India’s Methane Emissions Challenge: Addressing The Data Gap In The Oil & Gas Sector
In the oil and gas sector, a few large emissions have a disproportionate contribution to total emissions. The challenge lies in identifying the sources of these large emissions. Globally, satellite data are increasingly being used to address this
Mumbai: Countries across the globe are underestimating methane emissions, studies show. The gap in methane emissions estimates in the oil and gas sector is being recognised globally; the industry’s emissions are underestimated by 25-40%. India, which is currently the world's fourth largest methane emitter, uses the Tier 1 methodology for estimating methane emissions in the oil and gas sector, which is the least reliable approach, suggesting significant inaccuracies in the emissions estimates from energy and industrial sectors.
Chasing Methane: Emission Spikes is IndiaSpend’s latest effort to bridge this data gap. The dashboard, developed in collaboration with Respirer Living Sciences, aims to track and identify high emission events around oil and gas facilities in India using satellite data. Methane concentration from the Copernicus Sentinel 5-p satellite is collected and analysed to detect higher-than-normal methane levels in the vicinity of oil and gas reservoirs. Such high emission events, often undetected and responsible for a disproportionate share of greenhouse gas emissions, pose a significant threat to our environment and climate goals.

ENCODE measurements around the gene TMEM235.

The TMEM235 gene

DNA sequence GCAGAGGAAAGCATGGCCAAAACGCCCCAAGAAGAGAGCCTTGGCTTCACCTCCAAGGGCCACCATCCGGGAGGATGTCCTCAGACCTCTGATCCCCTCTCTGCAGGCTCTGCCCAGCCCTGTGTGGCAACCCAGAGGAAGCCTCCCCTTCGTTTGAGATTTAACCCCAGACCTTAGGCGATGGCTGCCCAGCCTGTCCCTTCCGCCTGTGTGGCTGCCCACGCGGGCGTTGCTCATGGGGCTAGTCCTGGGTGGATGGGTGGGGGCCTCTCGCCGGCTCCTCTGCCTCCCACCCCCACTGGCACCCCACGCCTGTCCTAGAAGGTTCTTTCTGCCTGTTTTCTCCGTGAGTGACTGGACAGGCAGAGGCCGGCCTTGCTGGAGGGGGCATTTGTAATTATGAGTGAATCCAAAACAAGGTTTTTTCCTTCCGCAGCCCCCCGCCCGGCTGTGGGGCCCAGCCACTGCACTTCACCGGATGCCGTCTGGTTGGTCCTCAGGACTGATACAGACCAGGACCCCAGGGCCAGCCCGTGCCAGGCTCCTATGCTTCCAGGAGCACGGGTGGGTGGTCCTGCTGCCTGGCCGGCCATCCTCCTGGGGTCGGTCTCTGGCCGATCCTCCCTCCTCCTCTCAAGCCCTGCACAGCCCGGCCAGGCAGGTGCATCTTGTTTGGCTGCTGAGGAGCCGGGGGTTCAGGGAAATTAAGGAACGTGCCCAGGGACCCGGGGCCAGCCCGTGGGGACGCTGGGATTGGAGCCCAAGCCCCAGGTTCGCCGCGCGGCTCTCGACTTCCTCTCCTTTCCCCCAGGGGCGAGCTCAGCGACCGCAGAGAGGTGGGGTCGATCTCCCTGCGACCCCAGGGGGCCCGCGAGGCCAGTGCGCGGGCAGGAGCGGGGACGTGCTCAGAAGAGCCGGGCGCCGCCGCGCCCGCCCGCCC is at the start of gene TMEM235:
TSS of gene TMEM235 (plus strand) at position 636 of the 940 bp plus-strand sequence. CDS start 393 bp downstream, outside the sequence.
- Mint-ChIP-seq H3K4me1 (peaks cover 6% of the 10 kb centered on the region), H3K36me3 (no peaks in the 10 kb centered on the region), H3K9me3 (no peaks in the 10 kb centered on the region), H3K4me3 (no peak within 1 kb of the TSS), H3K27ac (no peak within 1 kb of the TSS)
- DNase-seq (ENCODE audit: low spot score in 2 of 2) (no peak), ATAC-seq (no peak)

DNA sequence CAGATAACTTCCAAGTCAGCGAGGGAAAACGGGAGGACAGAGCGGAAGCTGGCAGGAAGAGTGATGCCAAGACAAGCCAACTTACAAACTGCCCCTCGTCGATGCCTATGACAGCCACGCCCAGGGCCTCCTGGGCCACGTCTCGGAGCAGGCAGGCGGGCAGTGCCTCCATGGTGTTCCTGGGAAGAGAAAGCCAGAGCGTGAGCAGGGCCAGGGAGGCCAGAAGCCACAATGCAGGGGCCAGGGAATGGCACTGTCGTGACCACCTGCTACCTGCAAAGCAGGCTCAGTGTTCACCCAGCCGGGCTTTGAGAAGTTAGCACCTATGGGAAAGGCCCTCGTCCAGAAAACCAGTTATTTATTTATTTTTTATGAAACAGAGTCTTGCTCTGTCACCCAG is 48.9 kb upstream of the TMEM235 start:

Over 20 years, methane would trap about 80 times as much heat as the same amount of carbon dioxide (CO2). Research estimates that 25% of today’s warming is driven by methane from human activities. Reducing methane emissions represents an important opportunity to slow down the rate of warming in the short term and help bridge the emissions gap between current trajectories and those consistent with the 2°C or 1.5°C temperature goals.
Leveraging high-resolution data from satellites, our project employs advanced algorithms to identify these elusive emission spikes. This not only sheds light on a critical environmental challenge but also equips stakeholders with invaluable insights to drive proactive measures towards a more sustainable and methane-conscious future. Ground-level leak detection and fence-line monitoring of methane concentrations would show a more complete picture of emissions.
Methane emissions in the oil & gas sector
In India, the agriculture sector is responsible for more than 60% of methane emissions. But the cost burden of methane reduction cannot be placed on India's largely small and marginal farmers. The threat to farmer's livelihoods was among the reasons cited by India for not signing up to the global methane emissions reduction pledge to target 30% reduction in global methane emissions from 2020 levels by 2030, at the 26th Conference of Parties (COP26) in Glasgow.
Additionally, no Indian oil and gas companies have partnered with the Oil & Gas Methane Partnership 2.0 (OGMP 2.0), an initiative under the United Nations Environment Programme (UNEP), to monitor methane emissions.